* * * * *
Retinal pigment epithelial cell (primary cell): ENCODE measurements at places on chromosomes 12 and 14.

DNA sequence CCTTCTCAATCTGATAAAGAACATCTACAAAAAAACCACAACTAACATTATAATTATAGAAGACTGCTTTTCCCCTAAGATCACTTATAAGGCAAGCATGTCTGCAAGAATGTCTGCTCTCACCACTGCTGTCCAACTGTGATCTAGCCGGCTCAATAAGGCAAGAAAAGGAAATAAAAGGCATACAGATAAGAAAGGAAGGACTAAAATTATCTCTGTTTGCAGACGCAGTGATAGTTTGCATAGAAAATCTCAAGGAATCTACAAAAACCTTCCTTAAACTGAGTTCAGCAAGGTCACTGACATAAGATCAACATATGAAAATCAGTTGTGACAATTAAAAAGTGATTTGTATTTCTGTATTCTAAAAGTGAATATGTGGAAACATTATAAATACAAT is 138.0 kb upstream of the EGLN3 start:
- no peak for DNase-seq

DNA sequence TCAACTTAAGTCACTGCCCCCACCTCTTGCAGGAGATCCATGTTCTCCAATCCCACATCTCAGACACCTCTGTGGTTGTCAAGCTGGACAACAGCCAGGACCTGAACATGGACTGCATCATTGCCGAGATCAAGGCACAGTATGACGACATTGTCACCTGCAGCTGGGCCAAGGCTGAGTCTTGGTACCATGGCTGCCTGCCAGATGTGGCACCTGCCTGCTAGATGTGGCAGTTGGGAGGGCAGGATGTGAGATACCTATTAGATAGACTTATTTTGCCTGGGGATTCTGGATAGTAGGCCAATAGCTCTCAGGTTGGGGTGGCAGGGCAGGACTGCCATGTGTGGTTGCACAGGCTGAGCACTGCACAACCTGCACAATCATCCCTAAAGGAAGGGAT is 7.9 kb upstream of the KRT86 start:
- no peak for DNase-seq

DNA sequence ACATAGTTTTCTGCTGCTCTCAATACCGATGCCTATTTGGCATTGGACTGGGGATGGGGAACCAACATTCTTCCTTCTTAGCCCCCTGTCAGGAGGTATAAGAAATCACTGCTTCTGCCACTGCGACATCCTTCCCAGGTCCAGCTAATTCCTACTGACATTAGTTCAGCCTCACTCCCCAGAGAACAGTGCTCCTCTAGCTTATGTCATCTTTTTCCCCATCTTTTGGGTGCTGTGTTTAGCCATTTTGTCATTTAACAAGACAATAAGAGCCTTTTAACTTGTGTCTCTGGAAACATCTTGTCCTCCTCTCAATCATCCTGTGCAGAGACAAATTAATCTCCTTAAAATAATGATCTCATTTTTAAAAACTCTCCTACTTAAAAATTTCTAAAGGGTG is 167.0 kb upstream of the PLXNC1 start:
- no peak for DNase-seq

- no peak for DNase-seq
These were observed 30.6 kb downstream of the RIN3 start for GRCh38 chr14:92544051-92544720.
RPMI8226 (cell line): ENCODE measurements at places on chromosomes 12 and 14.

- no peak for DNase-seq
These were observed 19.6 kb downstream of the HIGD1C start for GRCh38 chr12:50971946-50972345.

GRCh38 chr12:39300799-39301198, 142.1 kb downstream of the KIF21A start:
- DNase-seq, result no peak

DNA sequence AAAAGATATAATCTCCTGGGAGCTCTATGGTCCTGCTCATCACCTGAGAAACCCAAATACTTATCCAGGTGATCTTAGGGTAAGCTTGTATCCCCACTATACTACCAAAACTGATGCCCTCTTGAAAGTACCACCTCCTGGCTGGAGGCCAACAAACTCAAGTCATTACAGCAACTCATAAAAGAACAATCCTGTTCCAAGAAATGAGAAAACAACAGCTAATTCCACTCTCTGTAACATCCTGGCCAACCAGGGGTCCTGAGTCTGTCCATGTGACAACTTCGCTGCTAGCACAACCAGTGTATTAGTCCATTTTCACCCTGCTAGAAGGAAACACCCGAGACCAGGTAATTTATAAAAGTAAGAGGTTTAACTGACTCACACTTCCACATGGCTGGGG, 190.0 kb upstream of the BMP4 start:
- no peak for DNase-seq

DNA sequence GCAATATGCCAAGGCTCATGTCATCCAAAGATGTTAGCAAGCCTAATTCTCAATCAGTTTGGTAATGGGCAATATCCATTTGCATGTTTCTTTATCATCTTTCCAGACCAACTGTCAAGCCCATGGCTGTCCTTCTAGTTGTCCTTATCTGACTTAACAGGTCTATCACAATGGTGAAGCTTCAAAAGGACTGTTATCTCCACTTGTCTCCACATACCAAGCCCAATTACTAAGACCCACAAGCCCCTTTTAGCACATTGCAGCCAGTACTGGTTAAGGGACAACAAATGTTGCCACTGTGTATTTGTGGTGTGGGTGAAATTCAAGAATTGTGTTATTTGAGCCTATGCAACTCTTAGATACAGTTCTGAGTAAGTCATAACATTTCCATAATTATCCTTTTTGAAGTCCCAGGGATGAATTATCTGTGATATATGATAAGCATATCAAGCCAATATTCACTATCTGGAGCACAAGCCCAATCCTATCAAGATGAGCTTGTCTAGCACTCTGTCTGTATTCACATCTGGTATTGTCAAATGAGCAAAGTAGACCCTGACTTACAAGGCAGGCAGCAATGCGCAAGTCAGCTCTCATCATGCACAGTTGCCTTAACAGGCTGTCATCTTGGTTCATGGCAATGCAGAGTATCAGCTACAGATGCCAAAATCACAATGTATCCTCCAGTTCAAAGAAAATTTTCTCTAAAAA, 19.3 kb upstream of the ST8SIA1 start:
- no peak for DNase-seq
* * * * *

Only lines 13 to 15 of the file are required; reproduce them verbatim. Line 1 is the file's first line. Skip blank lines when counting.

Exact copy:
GRCh38 chr12:39300799-39301198, 142.1 kb downstream of the KIF21A start:
- DNase-seq, result no peak

DNA sequence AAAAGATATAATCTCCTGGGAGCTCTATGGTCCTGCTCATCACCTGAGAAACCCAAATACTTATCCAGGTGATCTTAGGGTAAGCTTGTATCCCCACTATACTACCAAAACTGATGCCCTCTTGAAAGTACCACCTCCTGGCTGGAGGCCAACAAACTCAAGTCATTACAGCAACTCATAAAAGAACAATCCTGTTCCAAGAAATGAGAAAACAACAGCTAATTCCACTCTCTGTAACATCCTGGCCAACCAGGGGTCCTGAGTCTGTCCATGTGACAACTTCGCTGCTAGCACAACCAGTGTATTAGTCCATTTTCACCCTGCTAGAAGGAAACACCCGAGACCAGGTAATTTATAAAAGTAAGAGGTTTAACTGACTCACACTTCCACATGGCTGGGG, 190.0 kb upstream of the BMP4 start: